At a recent similar forum in California, dozens of advocates including actress Priscilla Presley spoke passionately about the need for the proposed rule; not one person rose to represent the big lick faction in opposition. Another meeting is scheduled in Maryland and it is likely that a majority of attendees there will support the USDA rule as well.

The nation as a whole stands strong against soring, and the Tennessee walking horse industry should too.

Keith Dane

Keith Dane is the senior advisor on equine protection for The Humane Society of the United States

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6 Comments

  1. Laura Ousley says:

    Thank you for continuing this fight to end big-lick horse abuse. I have seen the horses in the barns standing in wraps and on stacks, pain in their eyes and I had the awful feeling that something was horribly wrong, but I was escorted out of the barn when I started to ask questions. I now know what I was seeing and it makes me sick to my stomach to know these horses suffer 24/7 and up until recently, there has been nothing we could do about it because of dirty politics involved. I hope everyone stands together and lets their state representatives know they support the new amendment proposed by the USDA, and show support by making comments on the USDA’s website.

  2. Lila Corey says:

    Thank you for continuing this long seemingly endless fight.

  3. Jennifer Hardacre says:

    Whenever sound horse advocates protest the torture inflicted on the Tennessee Walking Horse and urge the banning of stacks and chains, the “performance horse” faction resembles an orchestra of scorched cats! They claim that the stacks and chains do not harm the horse and that studies have confirmed that. They are dead wrong. A four year study at Auburn University, Alabama, by Dr. RC Purohit found that when the heels of a horse are raised only eight degrees on stacks, the flexor tendons (critically important part of the lower leg) become inflamed and their tolerance to being pressed on, as in an inspection, is as low as 5 pounds per square inch. The normal tendon tolerance for pressure is between 24 and 40 pounds per square inch. As for chains, the study found that the 6 ounce chains used in the show ring do little harm. (This is the only part of the Auburn study that the performance horse faction ever mentions.) However, photographic evidence from performance barns reveals that much heavier chains are used in training. The study found that combined with caustic agents on the pasterns, chains weighing no more than 10 ounces caused open sores with bloody pus within seven days, and horses were observed to display “many signs of discomfort and distress … lying down in the stall, reluctance to move, [obliviousness] to their surroundings, bearing more weight on the hind feet (“standing in the bucket”), stumbling, falling, hanging the head, wobbling and altered facial expression.” This facial expression is characterized by flared nostrils althought the horse is at rest, drooping ears, tightened mouth, and tented skin above the eyes, and is considered to be a sign of pain.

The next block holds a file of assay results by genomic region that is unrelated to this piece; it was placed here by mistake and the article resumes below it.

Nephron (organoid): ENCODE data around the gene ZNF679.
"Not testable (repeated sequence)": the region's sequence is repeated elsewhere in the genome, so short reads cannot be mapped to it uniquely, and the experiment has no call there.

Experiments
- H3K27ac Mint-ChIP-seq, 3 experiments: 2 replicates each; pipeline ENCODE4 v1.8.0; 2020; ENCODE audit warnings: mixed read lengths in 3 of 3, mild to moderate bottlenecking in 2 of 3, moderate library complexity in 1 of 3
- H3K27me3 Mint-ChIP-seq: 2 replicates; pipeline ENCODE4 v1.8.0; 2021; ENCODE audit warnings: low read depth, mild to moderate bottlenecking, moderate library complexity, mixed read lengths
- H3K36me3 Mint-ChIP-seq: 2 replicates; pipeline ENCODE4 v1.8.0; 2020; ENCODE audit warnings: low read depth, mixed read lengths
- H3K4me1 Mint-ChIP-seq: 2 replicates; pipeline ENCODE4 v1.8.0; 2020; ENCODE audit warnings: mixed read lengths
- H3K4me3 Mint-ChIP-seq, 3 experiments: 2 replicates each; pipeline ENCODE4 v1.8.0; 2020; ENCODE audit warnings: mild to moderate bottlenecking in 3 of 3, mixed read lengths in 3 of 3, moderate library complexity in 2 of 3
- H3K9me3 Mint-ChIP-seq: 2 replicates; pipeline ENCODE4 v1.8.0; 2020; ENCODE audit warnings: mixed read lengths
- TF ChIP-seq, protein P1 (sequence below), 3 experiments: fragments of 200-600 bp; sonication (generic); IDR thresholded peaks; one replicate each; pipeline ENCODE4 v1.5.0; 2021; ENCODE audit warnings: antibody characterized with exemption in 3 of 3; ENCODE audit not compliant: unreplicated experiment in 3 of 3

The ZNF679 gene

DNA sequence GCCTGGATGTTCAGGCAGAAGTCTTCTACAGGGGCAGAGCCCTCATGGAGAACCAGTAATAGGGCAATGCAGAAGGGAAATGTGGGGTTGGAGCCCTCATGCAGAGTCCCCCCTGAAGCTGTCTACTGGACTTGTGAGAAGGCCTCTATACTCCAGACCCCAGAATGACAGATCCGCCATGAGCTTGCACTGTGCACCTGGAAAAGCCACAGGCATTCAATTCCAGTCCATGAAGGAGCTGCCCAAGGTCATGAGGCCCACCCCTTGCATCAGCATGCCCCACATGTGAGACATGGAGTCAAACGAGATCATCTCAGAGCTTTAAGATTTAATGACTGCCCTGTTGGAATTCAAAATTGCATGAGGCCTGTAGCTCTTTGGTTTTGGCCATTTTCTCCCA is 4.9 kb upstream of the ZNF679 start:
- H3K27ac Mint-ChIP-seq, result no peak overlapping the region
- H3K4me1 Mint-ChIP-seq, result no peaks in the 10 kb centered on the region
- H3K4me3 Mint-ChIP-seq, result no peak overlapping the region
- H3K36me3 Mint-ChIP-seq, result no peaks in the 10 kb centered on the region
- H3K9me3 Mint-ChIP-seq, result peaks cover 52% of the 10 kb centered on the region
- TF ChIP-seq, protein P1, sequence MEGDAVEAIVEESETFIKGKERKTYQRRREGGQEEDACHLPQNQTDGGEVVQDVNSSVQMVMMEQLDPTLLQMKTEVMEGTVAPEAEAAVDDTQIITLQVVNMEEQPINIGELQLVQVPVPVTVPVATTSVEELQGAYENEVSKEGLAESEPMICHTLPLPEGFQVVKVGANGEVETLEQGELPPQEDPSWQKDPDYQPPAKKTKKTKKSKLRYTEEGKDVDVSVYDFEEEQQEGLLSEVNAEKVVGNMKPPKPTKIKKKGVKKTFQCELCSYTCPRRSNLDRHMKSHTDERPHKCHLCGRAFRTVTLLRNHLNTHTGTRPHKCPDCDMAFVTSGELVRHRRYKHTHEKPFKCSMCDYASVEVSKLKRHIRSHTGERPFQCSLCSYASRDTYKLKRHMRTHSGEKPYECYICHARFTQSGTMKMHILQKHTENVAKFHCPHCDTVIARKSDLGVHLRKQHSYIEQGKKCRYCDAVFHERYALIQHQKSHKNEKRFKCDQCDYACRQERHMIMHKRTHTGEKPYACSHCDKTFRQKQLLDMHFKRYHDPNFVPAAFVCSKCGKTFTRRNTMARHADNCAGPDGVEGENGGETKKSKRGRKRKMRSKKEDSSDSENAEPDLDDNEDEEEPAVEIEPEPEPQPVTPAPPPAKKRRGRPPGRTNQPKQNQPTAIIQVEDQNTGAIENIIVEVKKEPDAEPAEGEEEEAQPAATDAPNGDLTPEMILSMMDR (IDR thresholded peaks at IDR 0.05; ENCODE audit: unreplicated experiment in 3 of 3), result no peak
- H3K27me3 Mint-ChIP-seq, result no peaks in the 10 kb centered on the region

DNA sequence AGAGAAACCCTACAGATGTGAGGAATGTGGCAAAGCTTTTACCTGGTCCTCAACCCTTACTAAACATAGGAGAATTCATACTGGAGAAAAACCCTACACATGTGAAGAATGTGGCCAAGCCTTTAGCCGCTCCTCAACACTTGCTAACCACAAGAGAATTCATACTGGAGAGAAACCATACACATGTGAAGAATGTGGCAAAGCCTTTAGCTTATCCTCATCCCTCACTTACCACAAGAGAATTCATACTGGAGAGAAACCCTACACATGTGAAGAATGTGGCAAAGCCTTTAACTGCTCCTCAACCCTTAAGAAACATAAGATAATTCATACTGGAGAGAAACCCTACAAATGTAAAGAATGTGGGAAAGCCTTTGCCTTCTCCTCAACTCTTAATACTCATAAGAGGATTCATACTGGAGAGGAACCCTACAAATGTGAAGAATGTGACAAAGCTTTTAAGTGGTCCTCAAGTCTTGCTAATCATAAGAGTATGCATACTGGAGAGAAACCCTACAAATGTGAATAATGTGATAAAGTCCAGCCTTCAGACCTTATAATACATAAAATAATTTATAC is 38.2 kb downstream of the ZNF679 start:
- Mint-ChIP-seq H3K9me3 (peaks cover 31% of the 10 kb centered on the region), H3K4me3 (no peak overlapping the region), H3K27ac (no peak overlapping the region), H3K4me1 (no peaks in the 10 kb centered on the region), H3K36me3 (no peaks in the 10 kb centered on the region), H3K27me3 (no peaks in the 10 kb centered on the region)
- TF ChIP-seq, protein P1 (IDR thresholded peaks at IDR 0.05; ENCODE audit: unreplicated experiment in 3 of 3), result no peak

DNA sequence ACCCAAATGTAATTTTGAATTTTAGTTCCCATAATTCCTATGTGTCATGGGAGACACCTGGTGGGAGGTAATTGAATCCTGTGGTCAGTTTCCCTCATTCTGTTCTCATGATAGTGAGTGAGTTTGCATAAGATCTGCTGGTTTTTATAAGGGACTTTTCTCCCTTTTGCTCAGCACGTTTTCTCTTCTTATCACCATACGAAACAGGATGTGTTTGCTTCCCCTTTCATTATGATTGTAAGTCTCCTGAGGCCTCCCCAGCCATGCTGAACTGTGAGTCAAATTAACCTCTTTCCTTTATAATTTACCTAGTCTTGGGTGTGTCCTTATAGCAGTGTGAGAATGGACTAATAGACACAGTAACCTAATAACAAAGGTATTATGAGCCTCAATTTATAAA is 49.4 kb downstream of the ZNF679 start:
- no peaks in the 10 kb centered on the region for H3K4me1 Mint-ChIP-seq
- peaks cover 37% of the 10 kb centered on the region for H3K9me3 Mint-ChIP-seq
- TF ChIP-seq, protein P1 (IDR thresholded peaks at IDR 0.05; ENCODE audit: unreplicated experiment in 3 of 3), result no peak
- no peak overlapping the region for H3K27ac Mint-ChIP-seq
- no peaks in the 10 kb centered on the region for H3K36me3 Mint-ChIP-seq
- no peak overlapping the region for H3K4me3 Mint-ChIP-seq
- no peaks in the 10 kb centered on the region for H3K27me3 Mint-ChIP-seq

4. Teresa Bippen says:

    Great article. Please keep spreading the word. Soring has gone on for too many decades and it is a blight upon a beautiful breed.

  5. mary anne says:

    Yes, PLEASE end soring!
    Alberta, Canada.

  6. Cathy Hayduk says:

    Thank you KyForward for publishing the article. Even deep in horse country there are people unaware of the big lick training methods. The more people that understand what is involved, the less people who will attend shows that feature this disgrace to the beautiful Tennessee Walking Horse. The big lick faction has had decades to stop using these training ‘aids’ but they refused to cooperate. It’s time to shut them down.